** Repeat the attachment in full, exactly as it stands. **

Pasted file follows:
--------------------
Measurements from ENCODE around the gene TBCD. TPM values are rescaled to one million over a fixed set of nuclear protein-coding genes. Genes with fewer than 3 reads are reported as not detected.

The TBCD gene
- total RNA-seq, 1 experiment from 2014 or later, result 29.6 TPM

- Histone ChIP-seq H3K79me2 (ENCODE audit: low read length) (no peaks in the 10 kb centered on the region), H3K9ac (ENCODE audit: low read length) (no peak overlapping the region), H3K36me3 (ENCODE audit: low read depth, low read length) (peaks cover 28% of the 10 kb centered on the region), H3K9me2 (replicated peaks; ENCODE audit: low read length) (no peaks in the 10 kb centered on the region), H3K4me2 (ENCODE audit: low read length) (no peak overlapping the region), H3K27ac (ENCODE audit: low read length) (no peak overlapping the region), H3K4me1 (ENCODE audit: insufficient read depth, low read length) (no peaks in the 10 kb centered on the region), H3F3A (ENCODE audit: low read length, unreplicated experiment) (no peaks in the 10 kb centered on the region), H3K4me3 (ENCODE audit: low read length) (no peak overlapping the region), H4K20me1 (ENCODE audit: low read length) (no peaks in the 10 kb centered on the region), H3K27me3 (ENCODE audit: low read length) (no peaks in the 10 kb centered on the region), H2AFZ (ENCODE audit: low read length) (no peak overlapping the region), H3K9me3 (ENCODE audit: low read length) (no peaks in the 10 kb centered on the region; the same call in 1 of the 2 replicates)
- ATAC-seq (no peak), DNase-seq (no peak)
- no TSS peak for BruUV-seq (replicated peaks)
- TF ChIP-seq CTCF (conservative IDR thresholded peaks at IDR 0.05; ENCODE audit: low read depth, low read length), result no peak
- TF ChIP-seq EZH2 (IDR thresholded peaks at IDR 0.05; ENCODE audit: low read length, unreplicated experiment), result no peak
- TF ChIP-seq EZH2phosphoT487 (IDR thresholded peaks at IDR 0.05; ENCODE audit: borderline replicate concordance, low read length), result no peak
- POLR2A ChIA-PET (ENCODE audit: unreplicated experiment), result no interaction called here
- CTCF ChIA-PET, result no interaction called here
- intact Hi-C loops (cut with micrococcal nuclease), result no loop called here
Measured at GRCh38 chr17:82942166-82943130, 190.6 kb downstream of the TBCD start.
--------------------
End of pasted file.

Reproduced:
Measurements from ENCODE around the gene TBCD. TPM values are rescaled to one million over a fixed set of nuclear protein-coding genes. Genes with fewer than 3 reads are reported as not detected.

The TBCD gene
- total RNA-seq, 1 experiment from 2014 or later, result 29.6 TPM

- Histone ChIP-seq H3K79me2 (ENCODE audit: low read length) (no peaks in the 10 kb centered on the region), H3K9ac (ENCODE audit: low read length) (no peak overlapping the region), H3K36me3 (ENCODE audit: low read depth, low read length) (peaks cover 28% of the 10 kb centered on the region), H3K9me2 (replicated peaks; ENCODE audit: low read length) (no peaks in the 10 kb centered on the region), H3K4me2 (ENCODE audit: low read length) (no peak overlapping the region), H3K27ac (ENCODE audit: low read length) (no peak overlapping the region), H3K4me1 (ENCODE audit: insufficient read depth, low read length) (no peaks in the 10 kb centered on the region), H3F3A (ENCODE audit: low read length, unreplicated experiment) (no peaks in the 10 kb centered on the region), H3K4me3 (ENCODE audit: low read length) (no peak overlapping the region), H4K20me1 (ENCODE audit: low read length) (no peaks in the 10 kb centered on the region), H3K27me3 (ENCODE audit: low read length) (no peaks in the 10 kb centered on the region), H2AFZ (ENCODE audit: low read length) (no peak overlapping the region), H3K9me3 (ENCODE audit: low read length) (no peaks in the 10 kb centered on the region; the same call in 1 of the 2 replicates)
- ATAC-seq (no peak), DNase-seq (no peak)
- no TSS peak for BruUV-seq (replicated peaks)
- TF ChIP-seq CTCF (conservative IDR thresholded peaks at IDR 0.05; ENCODE audit: low read depth, low read length), result no peak
- TF ChIP-seq EZH2 (IDR thresholded peaks at IDR 0.05; ENCODE audit: low read length, unreplicated experiment), result no peak
- TF ChIP-seq EZH2phosphoT487 (IDR thresholded peaks at IDR 0.05; ENCODE audit: borderline replicate concordance, low read length), result no peak
- POLR2A ChIA-PET (ENCODE audit: unreplicated experiment), result no interaction called here
- CTCF ChIA-PET, result no interaction called here
- intact Hi-C loops (cut with micrococcal nuclease), result no loop called here
Measured at GRCh38 chr17:82942166-82943130, 190.6 kb downstream of the TBCD start.